MONDAY, April 5 (HealthDay News) -- Although marketed on the Internet as "natural," the popular weight loss supplements known as Brazilian diet pills contain potentially addictive ingredients, researchers say.
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The U.S. Food and Drug Administration warned consumers in 2006 of dangers associated with the diet pills, but they remain popular and easy to order online, the researchers say.
"What we have seen and what the FDA has found is that, unfortunately, there are dozens of products that are sold as dietary supplements that are contaminated with pharmaceutical compounds," said lead researcher Dr. Pieter Cohen, an instructor in medicine at Harvard Medical School.
People already prone to addiction can become dependent on these nonprescription drugs, and stricter oversight by the FDA is needed, Cohen said.
"When you are purchasing these products, you have no idea what you are getting," he noted. "There is a very lax regulatory framework that surrounds dietary supplements. Basically, all dietary supplements are assumed to be harmless until the FDA demonstrates that they are dangerous."
In the article, published in the April 5 online edition of the American Journal on Addictions, Cohen and a colleague, Benjamin Smith, tell the story of a 29-year-old who needed psychiatric care to kick her addiction to Brazilian diet pills.
The problem wasn't with the herbal content; rather, it was a mixture of amphetamines, tranquilizers and antidepressants, the researchers say.
Although sometimes unemployed and homeless, the woman increased her dose over four years, eventually taking four pills a day at a daily cost of $160, Cohen noted.
"Even though she couldn't afford the pills, she borrowed money so she wouldn't have to stop," Cohen said.
Her case is proof that undeclared ingredients in some dietary supplements can cause serious psychiatric problems, Cohen said.
The pill makers probably add the pharmaceutical agents because they are the ingredients that promote weight loss, not the herbal concoction, he said.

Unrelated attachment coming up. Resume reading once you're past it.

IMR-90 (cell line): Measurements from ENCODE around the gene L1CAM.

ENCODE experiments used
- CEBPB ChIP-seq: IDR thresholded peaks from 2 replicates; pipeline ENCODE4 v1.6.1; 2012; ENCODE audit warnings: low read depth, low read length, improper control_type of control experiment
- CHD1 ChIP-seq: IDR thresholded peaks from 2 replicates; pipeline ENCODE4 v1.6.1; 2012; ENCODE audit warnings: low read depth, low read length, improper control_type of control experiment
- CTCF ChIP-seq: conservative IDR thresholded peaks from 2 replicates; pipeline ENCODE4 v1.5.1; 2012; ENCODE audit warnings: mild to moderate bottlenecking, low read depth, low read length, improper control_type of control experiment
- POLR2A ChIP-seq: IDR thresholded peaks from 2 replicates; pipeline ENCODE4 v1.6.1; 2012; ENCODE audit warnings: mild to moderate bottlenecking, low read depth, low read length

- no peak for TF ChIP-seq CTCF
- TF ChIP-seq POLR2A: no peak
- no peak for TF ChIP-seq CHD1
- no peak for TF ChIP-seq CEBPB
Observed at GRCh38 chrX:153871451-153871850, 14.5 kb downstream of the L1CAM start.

"If you are taking a dietary supplement and it's actually working, then I'd be concerned that something else is in that pill," Cohen said. "Everyone who is consuming dietary supplements, which is half of U.S. adults, are in some ways guinea pigs," he said.
Given that about 20 million Americans use nonprescription diet pills a year but don't tell their doctors, the authors said physicians should screen for their use.
Dr. Ihsan Salloum, professor of psychiatry and chief of the division of alcohol and drug abuse at the University of Miami Miller School of Medicine, agreed that the mix of drugs in the diet pills can cause devastating symptoms of addiction.
"When people are withdrawing from a stimulant, they could also have suicidal thoughts and ideation," he said.
"The frightening thing is they are sold over-the-counter, so people think they're safe and natural," Salloum said.
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SOURCES: Pieter Cohen, M.D., instructor in medicine, Harvard Medical School, Boston; Ihsan Salloum, M.D., M.P.H., professor of psychiatry, chief, division of alcohol and substance abuse, University of Miami Miller School of Medicine; April 5, 2010, American Journal on Addictions, online